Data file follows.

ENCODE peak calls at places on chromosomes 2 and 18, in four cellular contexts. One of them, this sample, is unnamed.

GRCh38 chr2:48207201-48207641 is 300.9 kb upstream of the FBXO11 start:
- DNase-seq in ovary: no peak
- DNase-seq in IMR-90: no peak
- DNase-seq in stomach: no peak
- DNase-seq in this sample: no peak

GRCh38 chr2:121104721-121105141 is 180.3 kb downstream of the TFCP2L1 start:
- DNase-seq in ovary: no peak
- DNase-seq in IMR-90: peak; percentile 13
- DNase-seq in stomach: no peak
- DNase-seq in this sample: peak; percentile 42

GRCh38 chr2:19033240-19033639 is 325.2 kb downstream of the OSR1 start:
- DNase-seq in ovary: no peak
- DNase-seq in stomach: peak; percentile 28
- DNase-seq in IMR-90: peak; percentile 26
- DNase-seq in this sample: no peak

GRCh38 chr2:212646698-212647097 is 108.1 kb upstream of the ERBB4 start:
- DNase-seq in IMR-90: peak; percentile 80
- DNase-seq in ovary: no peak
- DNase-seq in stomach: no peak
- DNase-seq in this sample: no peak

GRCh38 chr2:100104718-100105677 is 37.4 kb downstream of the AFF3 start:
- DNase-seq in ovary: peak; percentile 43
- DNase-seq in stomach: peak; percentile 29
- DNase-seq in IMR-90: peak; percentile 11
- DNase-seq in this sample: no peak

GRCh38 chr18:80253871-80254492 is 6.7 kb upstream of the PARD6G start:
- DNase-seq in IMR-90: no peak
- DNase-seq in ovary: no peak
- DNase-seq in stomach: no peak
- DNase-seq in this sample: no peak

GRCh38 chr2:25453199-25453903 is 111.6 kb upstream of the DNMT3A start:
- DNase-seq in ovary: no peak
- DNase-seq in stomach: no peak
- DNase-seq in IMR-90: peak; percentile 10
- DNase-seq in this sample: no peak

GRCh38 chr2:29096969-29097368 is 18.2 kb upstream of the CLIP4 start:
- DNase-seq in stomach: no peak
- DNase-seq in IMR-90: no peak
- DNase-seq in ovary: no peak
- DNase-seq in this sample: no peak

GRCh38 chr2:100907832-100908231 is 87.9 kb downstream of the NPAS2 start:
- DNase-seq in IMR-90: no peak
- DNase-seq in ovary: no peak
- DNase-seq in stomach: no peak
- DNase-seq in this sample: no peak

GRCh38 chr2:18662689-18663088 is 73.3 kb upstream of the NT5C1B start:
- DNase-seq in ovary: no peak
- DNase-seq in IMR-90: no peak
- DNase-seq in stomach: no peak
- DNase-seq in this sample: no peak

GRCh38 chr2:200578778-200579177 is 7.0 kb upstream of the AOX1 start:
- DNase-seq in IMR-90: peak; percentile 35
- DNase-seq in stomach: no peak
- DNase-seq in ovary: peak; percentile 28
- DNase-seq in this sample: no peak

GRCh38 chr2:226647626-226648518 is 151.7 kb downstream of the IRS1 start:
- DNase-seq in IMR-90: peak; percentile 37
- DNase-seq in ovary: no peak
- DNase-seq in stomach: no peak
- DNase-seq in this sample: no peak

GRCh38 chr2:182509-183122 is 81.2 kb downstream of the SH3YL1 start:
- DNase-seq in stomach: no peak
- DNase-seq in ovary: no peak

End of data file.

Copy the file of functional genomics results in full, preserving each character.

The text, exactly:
ENCODE peak calls at places on chromosomes 2 and 18, in four cellular contexts. One of them, this sample, is unnamed.

GRCh38 chr2:48207201-48207641 is 300.9 kb upstream of the FBXO11 start:
- DNase-seq in ovary: no peak
- DNase-seq in IMR-90: no peak
- DNase-seq in stomach: no peak
- DNase-seq in this sample: no peak

GRCh38 chr2:121104721-121105141 is 180.3 kb downstream of the TFCP2L1 start:
- DNase-seq in ovary: no peak
- DNase-seq in IMR-90: peak; percentile 13
- DNase-seq in stomach: no peak
- DNase-seq in this sample: peak; percentile 42

GRCh38 chr2:19033240-19033639 is 325.2 kb downstream of the OSR1 start:
- DNase-seq in ovary: no peak
- DNase-seq in stomach: peak; percentile 28
- DNase-seq in IMR-90: peak; percentile 26
- DNase-seq in this sample: no peak

GRCh38 chr2:212646698-212647097 is 108.1 kb upstream of the ERBB4 start:
- DNase-seq in IMR-90: peak; percentile 80
- DNase-seq in ovary: no peak
- DNase-seq in stomach: no peak
- DNase-seq in this sample: no peak

GRCh38 chr2:100104718-100105677 is 37.4 kb downstream of the AFF3 start:
- DNase-seq in ovary: peak; percentile 43
- DNase-seq in stomach: peak; percentile 29
- DNase-seq in IMR-90: peak; percentile 11
- DNase-seq in this sample: no peak

GRCh38 chr18:80253871-80254492 is 6.7 kb upstream of the PARD6G start:
- DNase-seq in IMR-90: no peak
- DNase-seq in ovary: no peak
- DNase-seq in stomach: no peak
- DNase-seq in this sample: no peak

GRCh38 chr2:25453199-25453903 is 111.6 kb upstream of the DNMT3A start:
- DNase-seq in ovary: no peak
- DNase-seq in stomach: no peak
- DNase-seq in IMR-90: peak; percentile 10
- DNase-seq in this sample: no peak

GRCh38 chr2:29096969-29097368 is 18.2 kb upstream of the CLIP4 start:
- DNase-seq in stomach: no peak
- DNase-seq in IMR-90: no peak
- DNase-seq in ovary: no peak
- DNase-seq in this sample: no peak

GRCh38 chr2:100907832-100908231 is 87.9 kb downstream of the NPAS2 start:
- DNase-seq in IMR-90: no peak
- DNase-seq in ovary: no peak
- DNase-seq in stomach: no peak
- DNase-seq in this sample: no peak

GRCh38 chr2:18662689-18663088 is 73.3 kb upstream of the NT5C1B start:
- DNase-seq in ovary: no peak
- DNase-seq in IMR-90: no peak
- DNase-seq in stomach: no peak
- DNase-seq in this sample: no peak

GRCh38 chr2:200578778-200579177 is 7.0 kb upstream of the AOX1 start:
- DNase-seq in IMR-90: peak; percentile 35
- DNase-seq in stomach: no peak
- DNase-seq in ovary: peak; percentile 28
- DNase-seq in this sample: no peak

GRCh38 chr2:226647626-226648518 is 151.7 kb downstream of the IRS1 start:
- DNase-seq in IMR-90: peak; percentile 37
- DNase-seq in ovary: no peak
- DNase-seq in stomach: no peak
- DNase-seq in this sample: no peak

GRCh38 chr2:182509-183122 is 81.2 kb downstream of the SH3YL1 start:
- DNase-seq in stomach: no peak
- DNase-seq in ovary: no peak